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Build your own circuit boards

The Blog has two posts of interest today. One takes note of the hazmat problem that results if you use ferric chloride to etch circuit boards – the resulting copper chloride should not go down the drain. The other is a list of the 10 Best Electronics Suppliers. Both posts refer to Instructables.

The board etching chemistry alternative is based on hydrochloric or muriatic acid, which is commonly used for sanitizing swimming pool water. Hydrogen peroxide (3% for mouthwash) is also used in a 2:1 by volume ratio with 10M HCL. Over time, the dissolved copper creates a cupric chloride solution which can be used indefinitely by refreshing the acid (re Etching with Air Regenerated Acid Cupric Chloride).

Before there’s much copper dissolved in the solution, Cu + 2 HCl + H2O2 -> CuCl2+ 2H2O is the dominant net reaction. That is, the extra oxygen in solution from the peroxide is oxidizing the copper metal, in presence of the acid, to make copper (II) chloride. That’s our starter etchant. The resulting CuCl2 shoud be a nice emerald green color.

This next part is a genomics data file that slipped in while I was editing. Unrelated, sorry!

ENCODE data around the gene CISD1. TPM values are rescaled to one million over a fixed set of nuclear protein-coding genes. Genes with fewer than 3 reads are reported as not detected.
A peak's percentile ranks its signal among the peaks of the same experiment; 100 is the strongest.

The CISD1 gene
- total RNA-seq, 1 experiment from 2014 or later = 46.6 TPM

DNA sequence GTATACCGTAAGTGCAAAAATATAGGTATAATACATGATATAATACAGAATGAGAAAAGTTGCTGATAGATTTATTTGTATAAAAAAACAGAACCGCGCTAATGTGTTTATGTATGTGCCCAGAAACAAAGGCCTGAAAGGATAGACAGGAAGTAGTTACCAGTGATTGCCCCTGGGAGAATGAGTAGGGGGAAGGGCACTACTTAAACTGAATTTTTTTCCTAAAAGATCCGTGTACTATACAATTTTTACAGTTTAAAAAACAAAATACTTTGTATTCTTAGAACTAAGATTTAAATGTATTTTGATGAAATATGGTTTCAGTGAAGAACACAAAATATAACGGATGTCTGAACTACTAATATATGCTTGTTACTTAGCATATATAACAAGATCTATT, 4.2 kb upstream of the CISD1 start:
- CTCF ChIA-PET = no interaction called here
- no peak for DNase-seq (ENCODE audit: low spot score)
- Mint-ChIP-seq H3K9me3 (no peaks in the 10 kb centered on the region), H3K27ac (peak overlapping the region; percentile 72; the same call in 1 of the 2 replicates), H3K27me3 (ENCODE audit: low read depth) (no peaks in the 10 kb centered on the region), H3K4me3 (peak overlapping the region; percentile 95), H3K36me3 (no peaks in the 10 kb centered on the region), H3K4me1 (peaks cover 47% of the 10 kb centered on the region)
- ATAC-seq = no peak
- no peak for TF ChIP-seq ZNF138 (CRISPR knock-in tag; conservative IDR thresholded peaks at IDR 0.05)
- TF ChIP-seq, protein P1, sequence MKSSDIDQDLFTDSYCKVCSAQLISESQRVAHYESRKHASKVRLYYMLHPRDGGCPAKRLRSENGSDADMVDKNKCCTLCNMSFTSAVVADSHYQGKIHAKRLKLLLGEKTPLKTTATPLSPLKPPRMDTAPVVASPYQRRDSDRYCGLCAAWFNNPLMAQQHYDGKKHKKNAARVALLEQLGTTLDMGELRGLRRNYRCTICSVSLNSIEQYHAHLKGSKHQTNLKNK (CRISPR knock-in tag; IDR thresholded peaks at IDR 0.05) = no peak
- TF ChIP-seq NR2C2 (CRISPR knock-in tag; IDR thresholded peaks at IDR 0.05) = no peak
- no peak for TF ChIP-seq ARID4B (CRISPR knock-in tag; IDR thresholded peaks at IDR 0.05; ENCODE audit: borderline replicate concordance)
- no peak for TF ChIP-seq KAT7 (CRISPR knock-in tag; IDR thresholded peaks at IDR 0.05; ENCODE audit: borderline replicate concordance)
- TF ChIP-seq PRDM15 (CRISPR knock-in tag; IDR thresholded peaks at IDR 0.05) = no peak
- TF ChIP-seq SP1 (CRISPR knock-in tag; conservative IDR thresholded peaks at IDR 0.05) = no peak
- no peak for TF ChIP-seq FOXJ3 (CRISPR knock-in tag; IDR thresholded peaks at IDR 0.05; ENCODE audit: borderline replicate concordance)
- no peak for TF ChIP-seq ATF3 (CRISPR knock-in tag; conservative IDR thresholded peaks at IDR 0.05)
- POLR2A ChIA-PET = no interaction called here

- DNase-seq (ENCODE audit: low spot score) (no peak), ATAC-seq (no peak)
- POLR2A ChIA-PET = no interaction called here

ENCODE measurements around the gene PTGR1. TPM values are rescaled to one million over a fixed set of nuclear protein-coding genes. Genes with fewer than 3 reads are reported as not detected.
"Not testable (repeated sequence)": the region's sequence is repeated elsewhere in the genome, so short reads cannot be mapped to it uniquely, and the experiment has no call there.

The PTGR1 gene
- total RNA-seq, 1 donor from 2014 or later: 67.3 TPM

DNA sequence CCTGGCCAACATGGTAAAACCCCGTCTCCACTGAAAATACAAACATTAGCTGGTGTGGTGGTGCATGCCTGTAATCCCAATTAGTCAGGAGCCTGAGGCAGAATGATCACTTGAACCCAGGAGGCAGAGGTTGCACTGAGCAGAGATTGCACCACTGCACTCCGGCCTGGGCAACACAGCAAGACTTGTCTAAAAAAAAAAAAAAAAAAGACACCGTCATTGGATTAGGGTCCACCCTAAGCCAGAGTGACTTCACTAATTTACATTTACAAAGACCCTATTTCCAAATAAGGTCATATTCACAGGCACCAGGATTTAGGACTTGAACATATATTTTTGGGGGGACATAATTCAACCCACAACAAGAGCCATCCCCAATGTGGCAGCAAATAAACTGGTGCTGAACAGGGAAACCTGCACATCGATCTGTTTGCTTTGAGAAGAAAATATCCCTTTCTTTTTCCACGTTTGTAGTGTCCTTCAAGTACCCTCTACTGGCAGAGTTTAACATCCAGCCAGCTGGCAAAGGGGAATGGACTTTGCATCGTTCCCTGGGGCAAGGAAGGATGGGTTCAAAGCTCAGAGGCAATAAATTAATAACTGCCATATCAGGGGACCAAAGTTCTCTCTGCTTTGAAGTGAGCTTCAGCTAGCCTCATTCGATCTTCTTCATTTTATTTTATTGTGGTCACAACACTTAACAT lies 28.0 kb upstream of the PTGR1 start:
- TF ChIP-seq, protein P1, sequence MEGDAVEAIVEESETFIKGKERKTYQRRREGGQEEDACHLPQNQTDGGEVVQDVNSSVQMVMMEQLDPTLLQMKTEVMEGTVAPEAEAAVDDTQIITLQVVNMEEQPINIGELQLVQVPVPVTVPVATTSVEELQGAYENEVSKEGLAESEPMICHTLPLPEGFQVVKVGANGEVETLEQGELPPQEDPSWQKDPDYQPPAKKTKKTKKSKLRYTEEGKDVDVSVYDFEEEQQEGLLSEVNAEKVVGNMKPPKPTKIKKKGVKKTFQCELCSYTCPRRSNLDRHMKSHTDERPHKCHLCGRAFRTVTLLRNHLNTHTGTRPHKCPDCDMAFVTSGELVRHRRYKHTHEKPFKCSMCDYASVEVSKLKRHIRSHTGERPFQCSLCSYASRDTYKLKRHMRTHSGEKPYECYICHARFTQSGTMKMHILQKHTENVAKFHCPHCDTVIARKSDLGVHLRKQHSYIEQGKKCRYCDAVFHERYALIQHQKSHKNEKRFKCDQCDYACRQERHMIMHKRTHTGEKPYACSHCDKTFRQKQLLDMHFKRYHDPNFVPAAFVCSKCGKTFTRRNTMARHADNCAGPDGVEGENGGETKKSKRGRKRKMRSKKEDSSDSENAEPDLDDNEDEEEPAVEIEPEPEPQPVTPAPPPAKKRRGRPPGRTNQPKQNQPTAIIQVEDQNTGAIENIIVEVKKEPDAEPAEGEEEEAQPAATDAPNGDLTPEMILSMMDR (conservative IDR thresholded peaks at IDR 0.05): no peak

After you’ve dissolved a lot of copper into the solution, and used up all the peroxide, the copper chloride does most of the etching for you: CuCl2 + Cu -> 2 CuCl. That’s the end etchant.

Eventually you etch so much that you convert all the CuCl2 into CuCl, which doesn’t dissolve copper (and is a yucky brown color). As long as you’ve got enough acid in the solution, you can simply add more oxygen to re-oxidize the copper(I), making more copper(II) chloride and water: 2 CuCl + 2 HCl + O -> 2 CuCl2 + H2O. And then you can etch again.

That will get you the circuit board. To populate it, you need parts. 10 Best Electronics Suppliers provides a list of sources for those. It cites the big ones like DigiKey, Jameco, Radioshack, and Mouser and provides a comment about focus and selection.

After this, it’s soldering and debugging and packaging …

Open Circuits has a rundown on chemicals usable as etchants, including the one suggested by Instructables.

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